Assignment 7: Tangent Circles and the Ellipse

By: David Drew

EMAT 6680, J. Wilson

 

 

 

††††††††† We begin this investigation by saying that many things in this world are guided by conic sectionís principles. And as we remember conic sections are defined to be circles, hyperbolas, ellipses, and parabolas. There are conic sections in virtually all aspects of our daily lives. Parabolas are the main method for making headlights in our cars, and binoculars to watch football games with. And ellipses are the guiding force that makes our world rotate around the sun without shooting off into space, which makes this section the most interesting. Iím basically going to take a tweaked view of problem 6, which investigates the locus of the centers of the constructed tangent circles with two given circles one on the inside of the other.

 

 

We will now start by a creation of a circle that is tangent to two other circles one being on the inside of the other.

1. Start by making two distinct circles one inside the other and without them touching.

2. Next we need to mark off a point on the larger circle where we can construct the smaller circle with the radius on the larger circle. And then we make a ray from the center of the larger through the center of our constructed circle, with the intersections of the ray and the constructed circle labeled.

3. From here we take the intersection on the outside of the large circle and we connect it with the radius of the original smaller circle. After weíve made this segment we find the midpoint and drop a perpendicular of the segment through the midpoint. And hopefully this perpendicular will intersect with our ray.

4. If we hide everything and construct another circle at our newest intersection point and we have the radius extend to our point on the larger circle we should get a circle that is tangent to our first two circles.

Our construction turned out to be correct and if youíre not convinced and youíd like to investigate then be my guest and click here.

 

 

 

Warning: Hereís where our investigation takes an elliptical bend (no pun intended).

 

If we stay with our construction from above then all we need to do is construct a locus by selecting the point on the edge of our larger circle followed by the center of our tangential circle. And the locus should look like this.

Now the trick is to prove that this construction is in fact a real ellipse. We need to do this because although we may trust GSP and our eyes we still may see something that actually isnít there at all. So letís begin with the proof. First we need to label our points to make an elegant and concise proof.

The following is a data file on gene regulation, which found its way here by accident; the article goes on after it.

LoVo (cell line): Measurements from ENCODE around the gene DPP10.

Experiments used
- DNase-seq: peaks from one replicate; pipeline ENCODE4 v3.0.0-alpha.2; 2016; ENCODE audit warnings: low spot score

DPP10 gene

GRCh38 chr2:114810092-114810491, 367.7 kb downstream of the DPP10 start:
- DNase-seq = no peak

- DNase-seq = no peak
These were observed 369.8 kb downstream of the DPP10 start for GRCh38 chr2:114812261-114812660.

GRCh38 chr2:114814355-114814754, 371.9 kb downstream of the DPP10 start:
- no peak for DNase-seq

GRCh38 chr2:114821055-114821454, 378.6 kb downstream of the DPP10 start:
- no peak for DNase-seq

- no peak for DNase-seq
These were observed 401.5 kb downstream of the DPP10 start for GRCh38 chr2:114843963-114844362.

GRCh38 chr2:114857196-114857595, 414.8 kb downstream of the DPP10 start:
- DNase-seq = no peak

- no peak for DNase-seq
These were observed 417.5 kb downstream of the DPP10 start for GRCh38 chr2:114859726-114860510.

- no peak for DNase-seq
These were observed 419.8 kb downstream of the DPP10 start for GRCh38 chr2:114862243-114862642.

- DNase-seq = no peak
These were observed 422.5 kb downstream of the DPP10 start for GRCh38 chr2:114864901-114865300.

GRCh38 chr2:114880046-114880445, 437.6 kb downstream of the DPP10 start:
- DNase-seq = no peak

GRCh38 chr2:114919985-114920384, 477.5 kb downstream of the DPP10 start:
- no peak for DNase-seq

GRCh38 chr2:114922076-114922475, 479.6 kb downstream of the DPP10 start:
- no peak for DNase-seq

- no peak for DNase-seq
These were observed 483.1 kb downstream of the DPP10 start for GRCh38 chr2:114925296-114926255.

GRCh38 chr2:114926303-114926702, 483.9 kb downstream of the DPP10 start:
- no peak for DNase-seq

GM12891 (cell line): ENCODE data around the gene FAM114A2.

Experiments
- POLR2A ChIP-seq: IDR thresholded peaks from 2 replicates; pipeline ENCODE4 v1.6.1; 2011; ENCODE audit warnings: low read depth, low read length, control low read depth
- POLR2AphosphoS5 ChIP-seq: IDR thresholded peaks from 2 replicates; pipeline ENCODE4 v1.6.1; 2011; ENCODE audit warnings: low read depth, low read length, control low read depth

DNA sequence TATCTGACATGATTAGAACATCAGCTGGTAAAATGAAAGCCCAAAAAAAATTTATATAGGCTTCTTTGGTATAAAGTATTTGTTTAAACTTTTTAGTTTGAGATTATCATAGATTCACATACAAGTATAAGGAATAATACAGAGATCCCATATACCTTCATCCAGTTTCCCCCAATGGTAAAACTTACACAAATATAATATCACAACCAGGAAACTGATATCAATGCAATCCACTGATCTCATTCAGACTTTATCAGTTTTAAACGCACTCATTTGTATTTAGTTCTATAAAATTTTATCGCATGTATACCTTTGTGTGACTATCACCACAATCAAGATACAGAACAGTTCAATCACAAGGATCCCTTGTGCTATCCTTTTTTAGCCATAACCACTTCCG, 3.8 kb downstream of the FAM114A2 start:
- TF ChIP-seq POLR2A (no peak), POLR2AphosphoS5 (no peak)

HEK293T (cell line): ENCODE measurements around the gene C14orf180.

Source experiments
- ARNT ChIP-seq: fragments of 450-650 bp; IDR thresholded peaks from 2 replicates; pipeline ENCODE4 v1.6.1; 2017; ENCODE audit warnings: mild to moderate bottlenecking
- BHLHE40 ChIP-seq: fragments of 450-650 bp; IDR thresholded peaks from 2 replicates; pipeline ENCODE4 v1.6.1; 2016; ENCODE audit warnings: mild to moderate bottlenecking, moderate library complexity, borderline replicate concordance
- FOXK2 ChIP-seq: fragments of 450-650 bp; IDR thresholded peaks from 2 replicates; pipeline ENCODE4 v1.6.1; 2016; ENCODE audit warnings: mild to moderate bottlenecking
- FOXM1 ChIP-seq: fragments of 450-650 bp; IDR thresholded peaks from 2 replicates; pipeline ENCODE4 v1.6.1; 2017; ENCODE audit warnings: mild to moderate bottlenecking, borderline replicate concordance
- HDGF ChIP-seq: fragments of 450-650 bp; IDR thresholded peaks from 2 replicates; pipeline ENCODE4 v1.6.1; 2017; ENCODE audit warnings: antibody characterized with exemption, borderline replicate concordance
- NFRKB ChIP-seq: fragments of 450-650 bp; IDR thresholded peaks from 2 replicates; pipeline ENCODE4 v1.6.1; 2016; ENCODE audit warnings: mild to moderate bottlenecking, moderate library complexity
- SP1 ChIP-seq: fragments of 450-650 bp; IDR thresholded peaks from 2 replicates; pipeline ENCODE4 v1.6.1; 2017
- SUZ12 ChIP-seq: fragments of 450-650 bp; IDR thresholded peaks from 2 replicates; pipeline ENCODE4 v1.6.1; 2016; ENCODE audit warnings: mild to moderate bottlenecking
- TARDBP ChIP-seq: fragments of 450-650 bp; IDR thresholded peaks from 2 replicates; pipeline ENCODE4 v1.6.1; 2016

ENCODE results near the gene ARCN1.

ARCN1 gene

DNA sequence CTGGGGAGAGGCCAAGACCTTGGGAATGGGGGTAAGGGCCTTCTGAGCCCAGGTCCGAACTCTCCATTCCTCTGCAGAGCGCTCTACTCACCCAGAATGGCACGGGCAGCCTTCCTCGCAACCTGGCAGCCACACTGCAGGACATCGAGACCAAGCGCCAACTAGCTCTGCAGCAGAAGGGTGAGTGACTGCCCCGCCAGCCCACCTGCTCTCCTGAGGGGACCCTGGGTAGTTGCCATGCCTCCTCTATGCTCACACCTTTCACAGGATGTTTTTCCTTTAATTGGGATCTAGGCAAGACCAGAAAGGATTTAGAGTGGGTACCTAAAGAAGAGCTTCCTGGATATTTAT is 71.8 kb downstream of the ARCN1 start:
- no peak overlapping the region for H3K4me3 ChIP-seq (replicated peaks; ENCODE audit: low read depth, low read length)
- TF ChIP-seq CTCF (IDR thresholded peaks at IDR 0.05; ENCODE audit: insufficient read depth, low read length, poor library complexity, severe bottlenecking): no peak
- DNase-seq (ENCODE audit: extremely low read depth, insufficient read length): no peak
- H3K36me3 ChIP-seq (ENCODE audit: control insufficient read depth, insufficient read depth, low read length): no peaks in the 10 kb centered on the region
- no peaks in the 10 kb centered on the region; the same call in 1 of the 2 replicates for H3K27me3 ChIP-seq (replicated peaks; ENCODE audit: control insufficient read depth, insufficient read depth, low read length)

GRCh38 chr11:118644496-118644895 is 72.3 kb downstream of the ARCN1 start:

If we say that A and B are the foci of the ellipse then by the definition of an ellipse the distance from A to some point C on the ellipse plus the distance from B to the same point C is a constant. We begin the proof by saying that BD is a constant because it is the sum of BF (our large circleís radius) plus FD (our small circleís radius, which is equal to GA). So the first part of our ellipse, BC, is just BD minus CD, which turns out to be the radius of our smaller circle plus the radius of our tangential circle. This length, CD, is not constant, but fortunately for us it is congruent to some other piece of our picture. It turns out that triangle ACE is congruent to triangle DCE, and Iíll show you why. We constructed segment AD, found the midpoint, and called it E. So E bisects AD and therefore AE is congruent to DE. We also constructed the line through EC by dropping a perpendicular with AD through E, which makes both angles AEC and DEC right angles, and hence these angles are congruent also. Finally both triangles share a side CE. So by the side-angle-side axiom we can say that triangles ACE and DCE are congruent. Therefore AC must be equal to CD. And as we said before BC plus CD is a constant and by our definition of an ellipse, and thanks to the SAS axiom we can say that AC + BC is a constant length.Through all this we learn that our locus of construction is in fact an ellipse as we had theorized.

 

 

The following picture is what happens it our smaller circle moves out of interior of our larger circle. Can you guess that happens to the locus without looking at the picture?

If you guess that it would create a hyperbola then you guessed right. Or it could be the case that you saw the picture before you even read the question. Whatever the case may be, the real question comes as an aside to the above proof. Can you prove that the locus created here is in fact a hyperbola? I wonít give a rigorous proof here, but remember that the constant is not a sum but a difference between two points on the hyperbola, and if you include an absolute value sign then youíll get both branches just like our picture. You can mess around with that construction here.

 

 

To conclude our discussion on the Elegant Ellipse I have included a GSP file of the Earth rotating around the Sun. This is really how the orbit works, and how many orbits work through out our solar system. The Sun acts as a foci and the other foci is somewhere out in space. Whatever the case may be itís fun to watch this demonstration so click on Earth and Sun to view it. Also click on Gears to view a GSP demonstration of how elliptical gears work.

 

 

Write Up by David Drew. All work is credited to the author who is particularly happy with the Elliptical Gears Construction.

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